The handout set out five criteria for peer assessment that mapped closely onto the six purposes described in the handout. A structure for the wiki content, closely following the weekly lecture topics with two additional headings, was recommended.

Students were expected to form their own groups and each group was randomly allocated a company to work on.

Supporting students through the assignment

There were no previous semesters’ work to draw on, but the lecturer used several companies not included in the assignment as models, presenting the kind of information about them in class, linked to each week’s lecture, that student groups were expected to present about their allotted company in the wiki.

The lecturer "quietly" monitored the wikis each week and set aside time in weekly lectures for reminders and a question and answer session with students about general progress, including about technical issues that arose.

A few students consulted privately with the instructor about the assignment out of class hours.
The lecturer wrote no formative feedback in the wikis because he felt students needed to take responsibility and to understand that he would be ‘not looking over their shoulder.’

These postgraduate students were expected to show more self-reliance and initiative than if they were undergrads, so it was assumed that they would work out for themselves how to use wiki editing tools and features without any specific instruction and to design their own response to the assigned task.

Marking the assignment

At the end of the semester, all wikis were made visible to all students. Students were expected to spend 30-60 minutes doing peer review which involved looking through one or more wikis with upwards of 20 pages of content. Peer review ensured ‘additional pairs of eyes’ on each wiki’s content. Each wiki was reviewed by several students from different groups. Students gave the wikis they reviewed a mark out of 25 based on:

• original and informative summaries of links or pasted information from other sources
• regular contributions
• risk assessment of the company
• evaluation of the performance of the company
• accounting issues that required adjustment to the financial reports for more purposeful analysis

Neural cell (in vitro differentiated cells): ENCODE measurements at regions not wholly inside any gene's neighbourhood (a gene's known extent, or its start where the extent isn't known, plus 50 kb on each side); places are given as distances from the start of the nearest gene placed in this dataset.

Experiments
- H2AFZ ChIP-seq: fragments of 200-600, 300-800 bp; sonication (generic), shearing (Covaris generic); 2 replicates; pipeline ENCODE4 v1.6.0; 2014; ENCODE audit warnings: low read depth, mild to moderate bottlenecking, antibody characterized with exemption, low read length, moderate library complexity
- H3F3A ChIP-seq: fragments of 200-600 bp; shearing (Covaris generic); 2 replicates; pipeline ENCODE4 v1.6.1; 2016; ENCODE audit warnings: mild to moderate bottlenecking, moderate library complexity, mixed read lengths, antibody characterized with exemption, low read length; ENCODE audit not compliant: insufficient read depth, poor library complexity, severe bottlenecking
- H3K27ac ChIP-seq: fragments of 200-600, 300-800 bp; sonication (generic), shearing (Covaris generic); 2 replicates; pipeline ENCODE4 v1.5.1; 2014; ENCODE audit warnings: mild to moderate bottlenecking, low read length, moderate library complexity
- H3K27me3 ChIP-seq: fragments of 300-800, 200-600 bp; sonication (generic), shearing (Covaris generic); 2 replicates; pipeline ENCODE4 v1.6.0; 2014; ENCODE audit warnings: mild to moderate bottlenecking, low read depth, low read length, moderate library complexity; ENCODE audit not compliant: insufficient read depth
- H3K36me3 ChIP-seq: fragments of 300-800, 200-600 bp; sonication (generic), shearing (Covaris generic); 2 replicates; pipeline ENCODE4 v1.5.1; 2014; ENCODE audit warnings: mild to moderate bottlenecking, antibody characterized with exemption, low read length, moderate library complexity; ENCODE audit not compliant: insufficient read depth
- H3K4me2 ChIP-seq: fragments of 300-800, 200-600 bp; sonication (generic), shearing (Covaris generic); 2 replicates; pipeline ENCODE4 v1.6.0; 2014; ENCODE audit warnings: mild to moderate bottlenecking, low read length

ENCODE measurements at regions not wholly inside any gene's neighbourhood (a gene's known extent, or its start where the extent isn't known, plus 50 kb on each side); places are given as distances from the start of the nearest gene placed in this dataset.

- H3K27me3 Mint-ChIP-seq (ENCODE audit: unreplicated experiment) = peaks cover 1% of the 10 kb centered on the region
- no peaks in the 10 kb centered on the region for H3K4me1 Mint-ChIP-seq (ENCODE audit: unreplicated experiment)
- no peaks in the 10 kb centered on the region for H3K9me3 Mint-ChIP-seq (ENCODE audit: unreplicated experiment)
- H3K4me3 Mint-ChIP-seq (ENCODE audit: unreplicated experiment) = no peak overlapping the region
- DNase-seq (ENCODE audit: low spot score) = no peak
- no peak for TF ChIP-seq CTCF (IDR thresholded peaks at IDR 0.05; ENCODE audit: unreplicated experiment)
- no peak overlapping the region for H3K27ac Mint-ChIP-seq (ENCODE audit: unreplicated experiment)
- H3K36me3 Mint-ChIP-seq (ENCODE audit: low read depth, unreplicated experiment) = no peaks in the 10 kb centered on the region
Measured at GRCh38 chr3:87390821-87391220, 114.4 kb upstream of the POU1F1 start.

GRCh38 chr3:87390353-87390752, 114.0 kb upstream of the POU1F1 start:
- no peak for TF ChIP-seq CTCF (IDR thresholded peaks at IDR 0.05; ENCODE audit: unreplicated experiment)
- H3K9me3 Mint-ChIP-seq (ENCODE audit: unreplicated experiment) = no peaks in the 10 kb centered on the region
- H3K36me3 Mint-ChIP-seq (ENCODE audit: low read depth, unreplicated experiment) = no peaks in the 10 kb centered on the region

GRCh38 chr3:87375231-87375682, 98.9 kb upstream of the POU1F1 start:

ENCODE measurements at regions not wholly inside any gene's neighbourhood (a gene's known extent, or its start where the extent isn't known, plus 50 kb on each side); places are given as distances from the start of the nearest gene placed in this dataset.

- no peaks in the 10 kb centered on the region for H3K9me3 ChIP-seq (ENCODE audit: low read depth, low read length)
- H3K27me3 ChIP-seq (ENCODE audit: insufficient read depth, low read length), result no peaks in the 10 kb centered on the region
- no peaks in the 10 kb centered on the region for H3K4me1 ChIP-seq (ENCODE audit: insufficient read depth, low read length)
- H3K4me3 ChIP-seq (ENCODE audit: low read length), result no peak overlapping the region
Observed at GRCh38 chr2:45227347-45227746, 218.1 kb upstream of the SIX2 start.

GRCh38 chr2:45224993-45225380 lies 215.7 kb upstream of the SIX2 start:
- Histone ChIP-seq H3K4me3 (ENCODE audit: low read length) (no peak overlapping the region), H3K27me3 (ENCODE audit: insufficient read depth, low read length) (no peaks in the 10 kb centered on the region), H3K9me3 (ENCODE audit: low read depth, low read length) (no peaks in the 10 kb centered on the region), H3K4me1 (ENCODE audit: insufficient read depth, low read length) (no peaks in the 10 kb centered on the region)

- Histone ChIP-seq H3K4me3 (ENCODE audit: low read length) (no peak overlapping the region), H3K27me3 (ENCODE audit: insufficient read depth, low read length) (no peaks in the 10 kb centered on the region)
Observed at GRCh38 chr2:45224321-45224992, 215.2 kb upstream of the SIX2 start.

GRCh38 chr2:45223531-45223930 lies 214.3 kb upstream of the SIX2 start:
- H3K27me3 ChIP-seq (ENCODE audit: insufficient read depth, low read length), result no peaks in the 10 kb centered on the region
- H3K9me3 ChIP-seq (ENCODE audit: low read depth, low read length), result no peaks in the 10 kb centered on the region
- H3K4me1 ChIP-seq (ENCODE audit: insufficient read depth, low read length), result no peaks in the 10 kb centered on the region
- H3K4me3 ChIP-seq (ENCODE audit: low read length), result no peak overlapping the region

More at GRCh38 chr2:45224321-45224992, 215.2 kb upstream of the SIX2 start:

This was expected to include random checking of wiki content and links for any issues with originality. Peer reviewers were anonymous and randomly allocated so as to maintain independence and avoid favouritism.

Peer reviewers’ marks were scaled by the lecturer to yield 10% of the total mark. Peer reviewers were "quite harsh" – the lowest result was 6.6 % and the highest was 9.15%. Not all reviewers gave comments and many comments were one-liners. Peer reviewers were not expected to provide extensive feedback: the lecturer thought it might "overburden" reviewers if they were expected to comment in depth.

The lecturer marked wiki executive summaries out of 60 and scaled this to be worth 15% of the total mark. At the end of the semester, each group had to submit their wiki executive summary (27 in all) electronically as a Word document to the lecturer, who printed them off ("much quicker than on-screen and I couldn’t make as many comments on-screen"). Marking took about half an hour per assignment. The lecturer read them one at a time with a printed scoring sheet beside him, which allowed up to five marks for each of ten substantive criteria (such as an analysis of the cash flow statement, e.g. operating, investing and financing activities) plus up to ten marks for report-writing elements (e.g. organisation, references, use of tables, appendices). He also annotated each paragraph of each summary with emphases and comments – for instance “what does this mean?” or “what conclusion can you draw?” and a minor level of checking of calculations, e.g. in tables of company accounts.

The criteria used for lecturer’s marking of each group’s executive summary were deliberately withheld from students until late in the semester as part of a strategy to discriminate between average and above-average students. The lowest mark given out was 44/60 and the highest was 57-58/60. Where it was obvious that groups had given certain parts of the work to certain members to do individually, delegating bits with no joint review of the finished report, lower marks were given - one group was very good but others were fairly poor in this respect. The same mark was given to all students in a group that produced a wiki.

After marking the first few summaries, the lecturer reviewed marks allocated so far, and "got into the zone of marking". Thereafter he did not look back over any more of the marks he assigned. He also factored peer review results into his calculation of the group mark.